Real Estate Leverage – the Top 4 Don’ts

real estate leverage

Real Estate leverage is the use of borrowed money to increase your profits in an investment.  Building wealth via real estate requires the use of leverage.

Let’s assume you have $100,000 to invest and you purchase a small income property for $100,000.  Let’s assume that income properties have been appreciating at an average of 7% per year.  At the end of the first year of operation,  your property is worth $107,000.  At the end of year two, it is worth $114,490.  Now let’s assume that you put your $100,000 down on a $500,000 income property.  At the end of the first year, it is worth $535,000.  At the end of the second year, it is worth $572,450.  By using leverage or borrowed money to purchase a larger income property, you have increased your profit by $57,960 in just two years.

To get the full advantage of leverage, put the minimum down on a good property which has a strong likelihood of appreciating in value.  Stay away from questionable properties in run down areas.When you purchase a piece of real estate, you make use of leverage when you borrow money towards the purchase price.

Avoid these high risk behaviors and you have a far better chance of realizing success in using real estate leverage.

1. Don’t Count on High Levels of Appreciation
Many a real estate investor has gotten into financial trouble by looking at past history, even if recent, and relying on the future to produce the same results.Even if property has been appreciating at a 12% to 20% rate for a number of years, counting on that rate to continue is an extremely risky proposition. It can cause you to overpay for properties, expecting to realize the difference at sale from appreciation. If it doesn’t happen, you’re holding a loss or worse.

2. Don’t End up With Too High a Payment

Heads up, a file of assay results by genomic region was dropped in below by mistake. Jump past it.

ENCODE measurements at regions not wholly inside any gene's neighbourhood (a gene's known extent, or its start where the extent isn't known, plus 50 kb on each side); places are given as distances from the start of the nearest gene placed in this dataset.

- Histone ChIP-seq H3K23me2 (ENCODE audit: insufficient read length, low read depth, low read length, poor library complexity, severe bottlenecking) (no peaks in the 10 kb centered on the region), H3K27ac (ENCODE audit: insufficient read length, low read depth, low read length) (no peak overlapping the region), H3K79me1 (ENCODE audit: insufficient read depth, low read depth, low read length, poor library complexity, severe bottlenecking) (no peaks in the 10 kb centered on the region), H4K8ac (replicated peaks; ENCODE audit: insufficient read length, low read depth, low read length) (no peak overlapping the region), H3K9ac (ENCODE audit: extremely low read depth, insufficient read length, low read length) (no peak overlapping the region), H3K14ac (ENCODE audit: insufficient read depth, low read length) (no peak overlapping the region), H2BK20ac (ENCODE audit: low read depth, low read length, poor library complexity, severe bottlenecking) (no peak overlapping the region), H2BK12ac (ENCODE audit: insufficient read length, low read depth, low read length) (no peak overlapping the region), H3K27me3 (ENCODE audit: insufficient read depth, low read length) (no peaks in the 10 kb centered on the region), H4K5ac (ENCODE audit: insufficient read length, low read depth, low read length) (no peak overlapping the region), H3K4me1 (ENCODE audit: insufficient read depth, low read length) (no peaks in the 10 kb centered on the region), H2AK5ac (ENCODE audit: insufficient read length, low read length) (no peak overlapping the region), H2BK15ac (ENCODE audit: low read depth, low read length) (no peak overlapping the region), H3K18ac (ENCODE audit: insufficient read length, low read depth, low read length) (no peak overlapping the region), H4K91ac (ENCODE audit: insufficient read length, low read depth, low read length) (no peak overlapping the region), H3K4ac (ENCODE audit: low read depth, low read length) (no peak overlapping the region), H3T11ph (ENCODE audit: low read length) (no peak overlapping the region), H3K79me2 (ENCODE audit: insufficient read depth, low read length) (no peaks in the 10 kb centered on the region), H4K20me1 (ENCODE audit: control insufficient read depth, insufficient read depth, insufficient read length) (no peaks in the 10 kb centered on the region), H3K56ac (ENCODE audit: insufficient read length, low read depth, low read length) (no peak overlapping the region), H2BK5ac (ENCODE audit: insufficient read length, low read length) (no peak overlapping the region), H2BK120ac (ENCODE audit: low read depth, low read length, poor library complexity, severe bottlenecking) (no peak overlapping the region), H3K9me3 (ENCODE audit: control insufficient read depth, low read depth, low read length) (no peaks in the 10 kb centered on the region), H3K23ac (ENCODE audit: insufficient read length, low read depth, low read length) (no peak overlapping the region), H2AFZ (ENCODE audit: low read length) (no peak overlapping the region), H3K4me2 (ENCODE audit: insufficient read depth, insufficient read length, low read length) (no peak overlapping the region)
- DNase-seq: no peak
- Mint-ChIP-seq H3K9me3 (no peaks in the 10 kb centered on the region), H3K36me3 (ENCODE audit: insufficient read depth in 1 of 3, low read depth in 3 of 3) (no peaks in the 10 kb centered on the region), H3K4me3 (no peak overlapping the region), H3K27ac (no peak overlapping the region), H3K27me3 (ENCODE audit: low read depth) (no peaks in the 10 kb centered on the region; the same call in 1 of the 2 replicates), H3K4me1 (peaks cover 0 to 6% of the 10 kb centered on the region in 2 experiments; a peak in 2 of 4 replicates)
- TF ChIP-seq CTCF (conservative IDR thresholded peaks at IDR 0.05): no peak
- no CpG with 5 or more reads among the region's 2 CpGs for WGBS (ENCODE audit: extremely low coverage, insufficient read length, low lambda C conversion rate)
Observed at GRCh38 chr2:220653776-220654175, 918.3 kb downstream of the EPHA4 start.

It can seem like a great investment to control a property with a very small down payment. You’re looking at the numbers and seeing a really high return on investment due to your low cash outlay.The problem is the higher payments that come with higher leverage. Should the market soften or your properties experience higher-than-expected vacancy or credit losses, you could find yourself unable to maintain those higher mortgage payments that seemed fine at the beginning.

3. Don’t Let Good Financing Result in a Bad Purchase
Many an investor has overpaid for a property because they found nirvana in a high leverage financing setup. Just because you can get a property with very little cash outlay doesn’t mean that it’s a good buy. Look at the value of the property in the context of current and expected market trends.If the property is overpriced, appreciation will be minimal or worse be non-existent. And woe be unto you if the market retraces itself for a while. Your overpriced property will be a significant drag and you’ll not be able to unload it without taking a loss.

4. Don’t Forget That Cash Flow is King
If just one of these “don’t” behaviors sticks in your mind, this is the one that you should consider carefully. Errors in judgement in one or more of the other items here can be overlooked if you have that one great thing – excellent cash flow.If your rental income minus your mortgage costs and expenses is putting a nice cash return in your pocket every month, then the fact that the property didn’t gain in value this year won’t be as worrisome of an event.

Sources: James Kimmons (Taos Real Estate); Advantage Software, LLC


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